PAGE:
By Nicholas Barnett
Most of us have an inner yearning for meaning and purpose, but not many of us find that meaning and purpose in our workplaces. But that will have to change if we want our organisations to stay relevant in the future and be a winner in the war for talent.
Purpose that is well embedded shapes a whole new organisational identity from the inside out and becomes a magnet that attracts employees who are looking for a company with a higher-order purpose.
Most organisations are bereft of purpose
While some organistions may have had a higher-order purpose at some point in their past, for many it has since withered and died. Many other organisations have been bereft of purpose from the beginning. But not many employees these days are motivated to come to work simply to make more money for their boss or their company’s shareholders. The younger generations, in particular, want much more than that.
In the absence of purpose, organisations inevitably become focused on metrics, expressed as financial targets or growth objectives. While an objective of maximising earnings can drive short-term results, it misses our human need for purpose and the desire of most employees to engage in meaningful work. That is why an objective of simply maximising earnings is ultimately not sustainable.
Not just another ‘me too’ organisation
Companies that seek the best and the brightest recognise that they need to demonstrate that they are not just another ‘me too’ organization. They understand that they will need to demonstrate how they are special, different or unique, and for many that will be achieved by shaping a unique organisational character that is purpose-driven and values-led.
Four stages to your purpose journey
Organisations typically go through four stages on their purpose journey. The first is to commit to the journey and get the entire leadership team on board before you press the ‘go’ button. Then you go about discovering your purpose is an inclusive way, knowing that you shouldn’t try to force a predetermined outcome.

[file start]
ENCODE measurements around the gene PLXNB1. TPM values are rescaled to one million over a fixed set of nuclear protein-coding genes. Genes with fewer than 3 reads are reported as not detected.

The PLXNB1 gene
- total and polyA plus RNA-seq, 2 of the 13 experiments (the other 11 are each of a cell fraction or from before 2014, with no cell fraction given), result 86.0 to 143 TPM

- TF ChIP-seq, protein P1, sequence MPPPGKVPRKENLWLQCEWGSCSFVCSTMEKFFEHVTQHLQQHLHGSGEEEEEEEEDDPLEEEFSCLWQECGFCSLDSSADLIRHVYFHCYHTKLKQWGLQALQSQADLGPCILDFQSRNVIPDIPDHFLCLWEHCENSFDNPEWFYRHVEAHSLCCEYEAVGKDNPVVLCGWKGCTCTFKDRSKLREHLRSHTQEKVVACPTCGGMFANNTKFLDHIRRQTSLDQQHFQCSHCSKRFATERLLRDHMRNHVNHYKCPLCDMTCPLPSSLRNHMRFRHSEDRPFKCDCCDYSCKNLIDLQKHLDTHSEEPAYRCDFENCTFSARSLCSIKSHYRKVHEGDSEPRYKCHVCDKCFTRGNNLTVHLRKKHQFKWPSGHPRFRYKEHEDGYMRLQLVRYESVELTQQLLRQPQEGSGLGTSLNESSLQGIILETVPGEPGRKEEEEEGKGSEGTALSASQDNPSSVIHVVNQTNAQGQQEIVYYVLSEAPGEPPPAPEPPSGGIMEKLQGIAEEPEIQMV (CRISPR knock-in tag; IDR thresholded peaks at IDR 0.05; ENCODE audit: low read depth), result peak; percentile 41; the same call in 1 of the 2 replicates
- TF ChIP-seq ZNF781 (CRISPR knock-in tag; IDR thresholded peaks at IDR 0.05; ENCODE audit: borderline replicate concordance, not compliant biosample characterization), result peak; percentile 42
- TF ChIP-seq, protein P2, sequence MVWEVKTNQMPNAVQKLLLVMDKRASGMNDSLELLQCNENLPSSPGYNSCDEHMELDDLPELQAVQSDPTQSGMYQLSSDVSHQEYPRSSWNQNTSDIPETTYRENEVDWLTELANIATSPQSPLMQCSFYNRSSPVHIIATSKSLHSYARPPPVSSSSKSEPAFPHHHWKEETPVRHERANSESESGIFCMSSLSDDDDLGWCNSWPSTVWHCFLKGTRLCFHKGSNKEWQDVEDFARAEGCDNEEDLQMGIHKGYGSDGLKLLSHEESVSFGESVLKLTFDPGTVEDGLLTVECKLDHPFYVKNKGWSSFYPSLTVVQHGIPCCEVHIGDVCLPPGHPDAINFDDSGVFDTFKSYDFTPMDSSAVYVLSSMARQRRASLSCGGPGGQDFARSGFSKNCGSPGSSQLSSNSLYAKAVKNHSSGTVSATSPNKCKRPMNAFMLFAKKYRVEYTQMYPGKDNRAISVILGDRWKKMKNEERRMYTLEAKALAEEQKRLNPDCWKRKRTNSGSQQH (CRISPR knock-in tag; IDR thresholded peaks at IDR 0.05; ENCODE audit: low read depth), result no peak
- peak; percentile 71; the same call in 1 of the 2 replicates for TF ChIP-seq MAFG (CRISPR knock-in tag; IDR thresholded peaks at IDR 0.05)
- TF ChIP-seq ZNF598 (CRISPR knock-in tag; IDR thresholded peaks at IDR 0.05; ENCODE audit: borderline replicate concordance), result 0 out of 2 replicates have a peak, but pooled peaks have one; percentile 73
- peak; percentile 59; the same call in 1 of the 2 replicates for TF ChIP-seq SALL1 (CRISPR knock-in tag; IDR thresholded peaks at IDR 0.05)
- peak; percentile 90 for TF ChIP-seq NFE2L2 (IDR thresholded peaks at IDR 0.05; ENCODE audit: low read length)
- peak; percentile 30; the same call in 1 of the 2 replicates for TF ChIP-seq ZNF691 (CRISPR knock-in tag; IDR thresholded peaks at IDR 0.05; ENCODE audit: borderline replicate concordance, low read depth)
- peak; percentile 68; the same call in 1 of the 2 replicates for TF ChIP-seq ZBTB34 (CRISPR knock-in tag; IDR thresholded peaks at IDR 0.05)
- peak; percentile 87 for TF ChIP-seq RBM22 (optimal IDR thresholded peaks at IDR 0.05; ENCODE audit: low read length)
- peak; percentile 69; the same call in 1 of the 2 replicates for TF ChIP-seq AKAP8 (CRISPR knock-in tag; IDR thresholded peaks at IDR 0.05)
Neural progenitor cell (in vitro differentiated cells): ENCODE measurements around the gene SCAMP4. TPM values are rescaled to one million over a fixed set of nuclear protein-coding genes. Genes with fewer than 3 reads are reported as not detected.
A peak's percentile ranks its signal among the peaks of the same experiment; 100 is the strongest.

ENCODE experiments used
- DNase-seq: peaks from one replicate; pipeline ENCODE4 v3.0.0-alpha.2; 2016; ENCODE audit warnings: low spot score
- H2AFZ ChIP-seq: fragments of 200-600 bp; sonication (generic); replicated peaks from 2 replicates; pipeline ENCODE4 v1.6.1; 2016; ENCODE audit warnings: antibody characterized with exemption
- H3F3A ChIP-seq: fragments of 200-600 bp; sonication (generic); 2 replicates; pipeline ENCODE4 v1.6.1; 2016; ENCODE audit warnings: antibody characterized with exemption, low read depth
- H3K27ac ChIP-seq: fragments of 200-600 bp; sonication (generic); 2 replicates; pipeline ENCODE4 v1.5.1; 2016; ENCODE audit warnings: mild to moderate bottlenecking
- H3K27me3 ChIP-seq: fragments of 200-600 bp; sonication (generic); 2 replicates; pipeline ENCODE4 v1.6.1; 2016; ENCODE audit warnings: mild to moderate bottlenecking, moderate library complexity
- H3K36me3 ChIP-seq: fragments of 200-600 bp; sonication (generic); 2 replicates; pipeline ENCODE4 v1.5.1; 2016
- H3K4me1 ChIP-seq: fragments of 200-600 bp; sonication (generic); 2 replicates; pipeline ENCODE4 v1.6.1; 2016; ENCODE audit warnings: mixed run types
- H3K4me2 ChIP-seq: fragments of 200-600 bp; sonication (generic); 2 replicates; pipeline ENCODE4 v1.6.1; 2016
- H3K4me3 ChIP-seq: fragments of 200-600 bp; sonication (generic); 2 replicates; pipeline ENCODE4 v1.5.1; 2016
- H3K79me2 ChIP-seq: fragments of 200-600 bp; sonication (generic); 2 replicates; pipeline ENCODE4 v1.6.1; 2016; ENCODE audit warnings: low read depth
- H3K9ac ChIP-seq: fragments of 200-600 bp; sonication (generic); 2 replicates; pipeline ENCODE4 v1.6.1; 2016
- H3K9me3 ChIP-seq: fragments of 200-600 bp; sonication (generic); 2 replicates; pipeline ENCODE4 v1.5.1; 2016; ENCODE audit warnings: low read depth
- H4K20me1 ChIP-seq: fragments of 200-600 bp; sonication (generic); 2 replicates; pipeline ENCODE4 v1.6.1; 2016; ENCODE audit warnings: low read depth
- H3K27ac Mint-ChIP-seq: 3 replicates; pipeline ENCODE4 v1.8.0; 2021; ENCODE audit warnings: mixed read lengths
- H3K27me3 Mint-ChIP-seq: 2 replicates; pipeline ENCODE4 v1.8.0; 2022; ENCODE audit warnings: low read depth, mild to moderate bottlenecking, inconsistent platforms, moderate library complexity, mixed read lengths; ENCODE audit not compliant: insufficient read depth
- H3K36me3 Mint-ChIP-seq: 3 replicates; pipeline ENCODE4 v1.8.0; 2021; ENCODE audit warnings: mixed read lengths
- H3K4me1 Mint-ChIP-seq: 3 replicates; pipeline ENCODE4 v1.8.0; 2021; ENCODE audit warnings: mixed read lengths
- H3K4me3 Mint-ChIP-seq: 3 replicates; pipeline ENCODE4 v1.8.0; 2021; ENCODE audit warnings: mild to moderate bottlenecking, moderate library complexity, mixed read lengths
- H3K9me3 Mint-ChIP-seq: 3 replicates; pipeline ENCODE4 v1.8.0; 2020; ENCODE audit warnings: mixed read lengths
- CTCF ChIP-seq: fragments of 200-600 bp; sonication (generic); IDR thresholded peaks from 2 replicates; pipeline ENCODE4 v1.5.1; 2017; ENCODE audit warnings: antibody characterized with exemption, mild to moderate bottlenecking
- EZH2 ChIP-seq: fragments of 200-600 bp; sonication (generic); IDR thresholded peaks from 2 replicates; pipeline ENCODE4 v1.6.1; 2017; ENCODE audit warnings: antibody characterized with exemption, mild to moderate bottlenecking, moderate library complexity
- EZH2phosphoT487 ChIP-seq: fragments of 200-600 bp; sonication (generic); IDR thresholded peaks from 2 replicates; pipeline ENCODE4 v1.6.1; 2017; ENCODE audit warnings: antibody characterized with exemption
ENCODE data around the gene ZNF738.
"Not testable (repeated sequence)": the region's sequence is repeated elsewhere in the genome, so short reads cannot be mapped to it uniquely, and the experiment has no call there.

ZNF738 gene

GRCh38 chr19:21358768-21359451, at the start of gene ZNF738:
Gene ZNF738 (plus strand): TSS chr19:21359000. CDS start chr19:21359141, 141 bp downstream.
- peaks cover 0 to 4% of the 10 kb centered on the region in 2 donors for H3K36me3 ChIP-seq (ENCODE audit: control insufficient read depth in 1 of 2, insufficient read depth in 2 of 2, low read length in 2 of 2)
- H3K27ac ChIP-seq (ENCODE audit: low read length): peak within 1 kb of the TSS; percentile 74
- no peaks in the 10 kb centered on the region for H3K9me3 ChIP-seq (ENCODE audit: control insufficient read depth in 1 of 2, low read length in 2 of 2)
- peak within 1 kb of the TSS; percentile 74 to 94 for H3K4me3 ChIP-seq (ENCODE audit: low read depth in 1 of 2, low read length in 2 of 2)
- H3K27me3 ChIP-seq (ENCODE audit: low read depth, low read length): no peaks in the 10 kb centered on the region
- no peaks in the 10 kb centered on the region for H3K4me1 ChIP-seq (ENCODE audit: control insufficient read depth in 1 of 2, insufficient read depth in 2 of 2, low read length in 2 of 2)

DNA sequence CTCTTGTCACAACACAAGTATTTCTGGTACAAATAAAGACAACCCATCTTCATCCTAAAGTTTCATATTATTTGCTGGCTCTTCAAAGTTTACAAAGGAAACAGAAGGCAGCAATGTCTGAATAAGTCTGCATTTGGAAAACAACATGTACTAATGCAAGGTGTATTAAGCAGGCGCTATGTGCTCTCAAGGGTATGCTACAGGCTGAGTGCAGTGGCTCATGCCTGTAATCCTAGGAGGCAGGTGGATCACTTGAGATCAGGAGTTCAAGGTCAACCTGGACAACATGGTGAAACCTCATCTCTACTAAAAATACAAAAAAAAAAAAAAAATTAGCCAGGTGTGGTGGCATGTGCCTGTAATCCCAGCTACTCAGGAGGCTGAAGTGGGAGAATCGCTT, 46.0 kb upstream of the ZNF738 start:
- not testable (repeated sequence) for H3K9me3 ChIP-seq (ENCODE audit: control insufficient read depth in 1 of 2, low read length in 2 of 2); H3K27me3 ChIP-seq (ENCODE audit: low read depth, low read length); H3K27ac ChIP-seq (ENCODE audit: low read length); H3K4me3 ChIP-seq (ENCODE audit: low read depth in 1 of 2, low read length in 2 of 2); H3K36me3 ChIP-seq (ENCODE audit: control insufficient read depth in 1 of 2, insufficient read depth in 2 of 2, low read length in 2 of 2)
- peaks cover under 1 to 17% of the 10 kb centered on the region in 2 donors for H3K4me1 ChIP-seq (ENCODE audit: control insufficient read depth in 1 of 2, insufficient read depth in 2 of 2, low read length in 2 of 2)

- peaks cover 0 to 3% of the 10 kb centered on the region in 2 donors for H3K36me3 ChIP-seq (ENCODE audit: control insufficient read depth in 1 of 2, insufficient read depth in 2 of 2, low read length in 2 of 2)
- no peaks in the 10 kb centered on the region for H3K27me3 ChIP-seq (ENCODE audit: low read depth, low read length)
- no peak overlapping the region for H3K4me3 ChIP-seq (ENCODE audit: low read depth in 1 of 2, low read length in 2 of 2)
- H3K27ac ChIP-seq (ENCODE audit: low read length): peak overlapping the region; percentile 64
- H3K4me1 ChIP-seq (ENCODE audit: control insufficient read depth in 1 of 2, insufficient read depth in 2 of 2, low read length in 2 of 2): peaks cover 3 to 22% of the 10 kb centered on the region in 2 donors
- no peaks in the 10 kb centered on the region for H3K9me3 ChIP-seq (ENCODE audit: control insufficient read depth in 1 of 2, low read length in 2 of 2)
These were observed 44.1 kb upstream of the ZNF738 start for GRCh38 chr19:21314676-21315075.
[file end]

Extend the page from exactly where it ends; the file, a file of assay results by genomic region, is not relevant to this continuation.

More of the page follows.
Third, you engage your employees in the purpose that is discovered, make it real for them and bring it to life. Last and most importantly, you commit to embed purpose and sustain that commitment until purpose becomes your new way of organisational life.
Four critical ingredients to a successful purpose journey
There are four critical ingredients to a successful purpose journey:
- A genuine desire to make a difference
If you don’t have a genuine desire to make a difference and to make a contribution that is greater than yourself, you shouldn’t even start the process. Don’t try and fake it until you make it.
If, however, you have a genuine desire to find something that is worthy to serve beyond yourself including to improve the working lives of your people, then your employees will also notice and they will back you in your endeavours.
- Your CEO must sponsor the journey
Because purpose will affect every part of your organisation and everything it does, only your CEO or equivalent has the authority, credibility and influence to sponsor a purpose journey. If you delegate it to your marketing or people-and-culture team, don’t be surprised if it doesn’t get traction. Some even delegate it even further down the line without any sponsorship or backing from the CEO. Don’t do this.
- An inclusive and participatory process
A ‘top-down’ project in which purpose is delivered Moses-like from the mountain almost inevitably fails as employees feel like it is being done ‘to’ them rather than ‘with’ them. Ideally, you should try to create opportunities for all employees to participate in the discovery of your purpose that they feel it is done ‘by’ them and that they ‘own’ the purpose.
- A genuine and sustained leadership commitment
Purpose is not a short-term fix, nor is it something that can be delivered in a tight timeframe. It requires a genuine and sustained leadership commitment for it to be meaningfully embedded within your culture and become your organisation’s new way of life.
Nicholas Barnett is CEO of Insync, experts in measuring and improving culture, engagement, leadership and performance. He recently co-authored a book with Rodney Howard entitled, Why Purpose Matters: and How it Can Transform Your Organisation (Major Street Publishing $34.95)